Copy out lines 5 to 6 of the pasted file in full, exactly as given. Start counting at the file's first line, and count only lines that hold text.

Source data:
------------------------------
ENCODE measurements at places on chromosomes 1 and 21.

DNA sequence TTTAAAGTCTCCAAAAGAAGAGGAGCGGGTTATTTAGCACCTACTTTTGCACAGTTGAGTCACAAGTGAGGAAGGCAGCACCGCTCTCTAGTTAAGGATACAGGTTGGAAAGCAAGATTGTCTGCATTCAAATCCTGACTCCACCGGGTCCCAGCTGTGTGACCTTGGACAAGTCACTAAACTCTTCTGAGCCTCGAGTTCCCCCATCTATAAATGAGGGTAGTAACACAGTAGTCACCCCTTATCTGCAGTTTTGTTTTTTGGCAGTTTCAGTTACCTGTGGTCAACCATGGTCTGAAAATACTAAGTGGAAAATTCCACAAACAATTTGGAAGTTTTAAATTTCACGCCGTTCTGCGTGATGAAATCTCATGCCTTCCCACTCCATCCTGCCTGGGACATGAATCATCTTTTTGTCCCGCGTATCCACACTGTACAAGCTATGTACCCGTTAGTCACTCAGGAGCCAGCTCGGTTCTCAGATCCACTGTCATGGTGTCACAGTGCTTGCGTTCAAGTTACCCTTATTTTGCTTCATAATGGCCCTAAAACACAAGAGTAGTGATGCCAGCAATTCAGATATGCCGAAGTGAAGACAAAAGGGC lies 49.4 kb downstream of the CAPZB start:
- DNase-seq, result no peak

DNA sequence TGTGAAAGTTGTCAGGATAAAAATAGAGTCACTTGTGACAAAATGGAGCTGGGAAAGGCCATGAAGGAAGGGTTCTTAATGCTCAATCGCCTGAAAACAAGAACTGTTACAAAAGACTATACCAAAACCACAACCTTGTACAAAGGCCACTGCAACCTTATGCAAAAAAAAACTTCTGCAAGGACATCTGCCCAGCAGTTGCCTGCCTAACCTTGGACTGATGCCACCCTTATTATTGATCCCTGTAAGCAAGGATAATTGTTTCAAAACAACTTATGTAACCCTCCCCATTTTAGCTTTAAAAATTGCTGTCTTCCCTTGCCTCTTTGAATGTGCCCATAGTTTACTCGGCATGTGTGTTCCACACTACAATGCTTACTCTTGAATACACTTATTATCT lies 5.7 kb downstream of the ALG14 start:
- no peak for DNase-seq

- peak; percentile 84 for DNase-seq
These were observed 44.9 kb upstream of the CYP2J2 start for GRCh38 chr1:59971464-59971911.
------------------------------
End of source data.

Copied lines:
- no peak for DNase-seq

- peak; percentile 84 for DNase-seq